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Hearing before the International Tribunal for the Law of the Sea in Hamburg

Photo: Gregor Fischer / AFP

Island states such as the Bahamas, Tuvalu and Vanuatu in the South Pacific are particularly affected by the consequences of climate change. Although these countries themselves contribute relatively little to global warming, their territory is threatened – for example, by rising sea levels, but also by stronger hurricanes and the destruction of marine ecosystems.

For this reason, a community of states has asked the International Tribunal for the Law of the Sea in Hamburg for an expert opinion. The lawyers led by Judge Albert Hoffmann are to comment on the climate protection obligations arising from the UN Convention on the Law of the Sea for its signatory states.

For example, there is the question of whether greenhouse gas emissions absorbed by oceans are considered pollution. After all, oceans are among the largest carbon sinks on Earth, as they absorb significant amounts of climate-damaging carbon dioxide.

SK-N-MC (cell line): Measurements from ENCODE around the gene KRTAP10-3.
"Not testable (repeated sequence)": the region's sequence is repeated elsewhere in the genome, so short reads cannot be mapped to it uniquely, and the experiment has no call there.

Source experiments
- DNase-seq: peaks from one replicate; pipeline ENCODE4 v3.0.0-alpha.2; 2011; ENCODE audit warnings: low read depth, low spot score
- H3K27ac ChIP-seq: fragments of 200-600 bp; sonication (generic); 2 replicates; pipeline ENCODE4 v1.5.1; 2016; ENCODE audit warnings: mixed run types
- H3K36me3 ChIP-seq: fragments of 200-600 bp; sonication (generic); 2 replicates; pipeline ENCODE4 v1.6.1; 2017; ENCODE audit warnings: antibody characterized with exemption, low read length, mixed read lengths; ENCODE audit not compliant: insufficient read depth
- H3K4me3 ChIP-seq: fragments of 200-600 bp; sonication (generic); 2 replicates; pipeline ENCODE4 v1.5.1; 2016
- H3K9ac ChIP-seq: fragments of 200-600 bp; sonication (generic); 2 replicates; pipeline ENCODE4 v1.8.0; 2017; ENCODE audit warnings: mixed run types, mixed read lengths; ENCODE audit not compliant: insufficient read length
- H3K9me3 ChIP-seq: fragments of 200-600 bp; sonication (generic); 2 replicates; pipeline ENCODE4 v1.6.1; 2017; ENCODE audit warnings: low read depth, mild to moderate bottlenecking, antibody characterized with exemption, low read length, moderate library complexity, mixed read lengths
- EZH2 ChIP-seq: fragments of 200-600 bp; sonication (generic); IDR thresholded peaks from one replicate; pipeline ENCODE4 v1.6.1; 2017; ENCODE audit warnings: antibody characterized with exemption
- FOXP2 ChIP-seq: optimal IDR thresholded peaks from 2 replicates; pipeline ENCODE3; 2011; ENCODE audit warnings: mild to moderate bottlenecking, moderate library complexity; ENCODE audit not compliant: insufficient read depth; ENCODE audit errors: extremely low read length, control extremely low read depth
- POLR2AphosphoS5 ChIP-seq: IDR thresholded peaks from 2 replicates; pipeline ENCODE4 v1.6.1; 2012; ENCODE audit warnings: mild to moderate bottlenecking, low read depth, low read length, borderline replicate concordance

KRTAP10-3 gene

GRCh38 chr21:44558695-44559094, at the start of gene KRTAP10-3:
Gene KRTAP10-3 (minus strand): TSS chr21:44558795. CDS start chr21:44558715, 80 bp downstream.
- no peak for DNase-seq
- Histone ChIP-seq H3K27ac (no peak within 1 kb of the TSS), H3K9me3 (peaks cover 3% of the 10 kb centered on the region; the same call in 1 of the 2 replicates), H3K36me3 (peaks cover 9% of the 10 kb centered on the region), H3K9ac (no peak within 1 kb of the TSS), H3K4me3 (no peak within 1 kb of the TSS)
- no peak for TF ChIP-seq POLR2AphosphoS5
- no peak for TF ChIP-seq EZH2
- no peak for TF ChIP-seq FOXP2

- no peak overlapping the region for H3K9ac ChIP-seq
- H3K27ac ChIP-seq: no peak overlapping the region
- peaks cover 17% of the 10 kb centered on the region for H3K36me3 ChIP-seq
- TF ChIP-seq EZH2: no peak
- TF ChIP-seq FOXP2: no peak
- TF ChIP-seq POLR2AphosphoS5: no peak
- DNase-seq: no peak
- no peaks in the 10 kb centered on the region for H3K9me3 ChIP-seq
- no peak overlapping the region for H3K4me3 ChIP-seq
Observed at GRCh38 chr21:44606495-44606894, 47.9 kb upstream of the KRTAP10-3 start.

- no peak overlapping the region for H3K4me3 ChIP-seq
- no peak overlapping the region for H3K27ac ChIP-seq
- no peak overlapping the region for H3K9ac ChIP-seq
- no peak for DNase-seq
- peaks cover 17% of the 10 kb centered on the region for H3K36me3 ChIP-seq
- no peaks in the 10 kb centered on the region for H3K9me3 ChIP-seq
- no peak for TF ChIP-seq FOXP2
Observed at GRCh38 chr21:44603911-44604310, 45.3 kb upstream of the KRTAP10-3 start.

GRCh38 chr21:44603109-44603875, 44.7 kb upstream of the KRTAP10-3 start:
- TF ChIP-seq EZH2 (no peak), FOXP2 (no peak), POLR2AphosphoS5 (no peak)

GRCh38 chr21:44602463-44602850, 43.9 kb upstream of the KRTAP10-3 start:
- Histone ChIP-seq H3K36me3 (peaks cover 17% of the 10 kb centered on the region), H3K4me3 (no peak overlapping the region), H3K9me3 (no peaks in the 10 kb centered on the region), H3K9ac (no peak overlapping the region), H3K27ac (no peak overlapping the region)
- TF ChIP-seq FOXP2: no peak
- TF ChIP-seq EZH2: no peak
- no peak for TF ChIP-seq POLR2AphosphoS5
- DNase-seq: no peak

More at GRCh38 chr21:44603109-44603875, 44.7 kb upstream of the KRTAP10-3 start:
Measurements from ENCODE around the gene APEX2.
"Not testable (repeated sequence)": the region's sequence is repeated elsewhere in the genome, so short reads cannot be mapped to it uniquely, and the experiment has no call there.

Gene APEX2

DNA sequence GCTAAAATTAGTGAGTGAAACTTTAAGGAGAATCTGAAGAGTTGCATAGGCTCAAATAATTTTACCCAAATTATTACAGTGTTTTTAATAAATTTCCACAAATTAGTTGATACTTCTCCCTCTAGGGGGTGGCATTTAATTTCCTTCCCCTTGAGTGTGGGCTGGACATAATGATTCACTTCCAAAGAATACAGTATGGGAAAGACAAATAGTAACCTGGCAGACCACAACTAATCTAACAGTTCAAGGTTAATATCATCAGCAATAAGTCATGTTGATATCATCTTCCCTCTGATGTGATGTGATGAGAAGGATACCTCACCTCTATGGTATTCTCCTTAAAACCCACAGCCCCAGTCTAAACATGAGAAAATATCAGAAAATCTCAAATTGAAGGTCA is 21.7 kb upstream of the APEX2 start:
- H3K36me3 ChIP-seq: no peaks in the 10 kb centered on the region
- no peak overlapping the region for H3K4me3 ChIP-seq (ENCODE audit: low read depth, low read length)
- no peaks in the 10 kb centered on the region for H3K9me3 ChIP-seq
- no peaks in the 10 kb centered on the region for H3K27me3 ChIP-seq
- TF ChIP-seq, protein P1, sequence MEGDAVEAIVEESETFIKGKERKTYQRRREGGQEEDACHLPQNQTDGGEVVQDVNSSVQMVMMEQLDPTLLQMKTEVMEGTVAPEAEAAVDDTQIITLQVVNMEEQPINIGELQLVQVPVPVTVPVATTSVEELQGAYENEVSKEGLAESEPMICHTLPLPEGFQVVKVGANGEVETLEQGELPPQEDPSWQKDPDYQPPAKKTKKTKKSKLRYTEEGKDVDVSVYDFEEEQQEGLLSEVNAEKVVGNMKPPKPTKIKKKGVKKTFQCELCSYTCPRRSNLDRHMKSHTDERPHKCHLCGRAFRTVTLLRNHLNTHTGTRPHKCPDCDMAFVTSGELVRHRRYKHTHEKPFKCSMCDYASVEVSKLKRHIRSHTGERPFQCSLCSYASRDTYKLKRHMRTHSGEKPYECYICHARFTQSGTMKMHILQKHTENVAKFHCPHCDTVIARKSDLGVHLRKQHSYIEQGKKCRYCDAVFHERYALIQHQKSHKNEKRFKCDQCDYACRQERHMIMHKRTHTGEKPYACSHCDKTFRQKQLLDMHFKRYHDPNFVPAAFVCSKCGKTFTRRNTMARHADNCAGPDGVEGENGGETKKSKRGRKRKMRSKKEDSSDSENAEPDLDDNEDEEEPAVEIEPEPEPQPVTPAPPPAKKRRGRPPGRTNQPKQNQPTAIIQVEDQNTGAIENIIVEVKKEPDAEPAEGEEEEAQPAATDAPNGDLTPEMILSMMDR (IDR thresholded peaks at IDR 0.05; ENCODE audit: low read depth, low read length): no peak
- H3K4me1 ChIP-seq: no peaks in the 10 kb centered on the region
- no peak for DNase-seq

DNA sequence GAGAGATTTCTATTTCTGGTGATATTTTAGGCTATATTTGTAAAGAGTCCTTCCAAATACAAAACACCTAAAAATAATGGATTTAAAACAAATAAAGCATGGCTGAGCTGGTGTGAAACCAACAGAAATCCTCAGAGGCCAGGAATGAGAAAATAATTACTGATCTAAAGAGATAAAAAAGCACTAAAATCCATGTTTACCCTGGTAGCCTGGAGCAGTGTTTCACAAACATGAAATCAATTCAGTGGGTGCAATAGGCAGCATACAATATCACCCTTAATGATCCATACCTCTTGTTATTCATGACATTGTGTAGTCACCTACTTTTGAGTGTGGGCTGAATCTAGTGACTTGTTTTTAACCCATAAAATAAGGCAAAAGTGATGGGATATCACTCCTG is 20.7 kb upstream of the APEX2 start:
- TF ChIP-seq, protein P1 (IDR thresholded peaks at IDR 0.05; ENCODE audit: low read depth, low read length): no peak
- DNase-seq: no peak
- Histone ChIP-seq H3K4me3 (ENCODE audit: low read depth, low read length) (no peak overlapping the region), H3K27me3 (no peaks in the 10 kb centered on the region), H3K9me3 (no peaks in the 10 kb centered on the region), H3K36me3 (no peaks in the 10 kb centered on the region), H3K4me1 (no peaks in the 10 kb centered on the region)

Since the World Climate Conference in Glasgow in 2021, the international community has been organized in the Commission of Small Island States on Climate Change and International Law (Cosis), which includes a total of nine nations. On Monday and Tuesday, the Prime Minister of Antigua and Barbuda, Gaston Browne, and the Prime Minister of Tuvalo, Kausea Natano, will be heard in Hamburg. In the meantime, many countries support the Cosis initiative, which is why there will be further hearings until 25 September, including by German representatives. The report is expected a few months later.

The UN Convention on the Law of the Sea also regulates issues relating to the protection and conservation of the marine environment or marine research. In the event of disputes, the International Tribunal for the Law of the Sea has jurisdiction. As an employee of the press office said, expert opinions are not legally binding. However, the recommendations could have a major impact.

In the fight against the climate crisis, Vanuatu, which has recently been hit by hurricanes, had already appealed to the International Court of Justice in The Hague for an opinion. The UN General Assembly unanimously passed a resolution to this effect in March. But even the expert opinion from The Hague would have no binding legal significance and could not legally bind states with large emission volumes. But as an important document, it could have an impact on future negotiations on climate.

Joe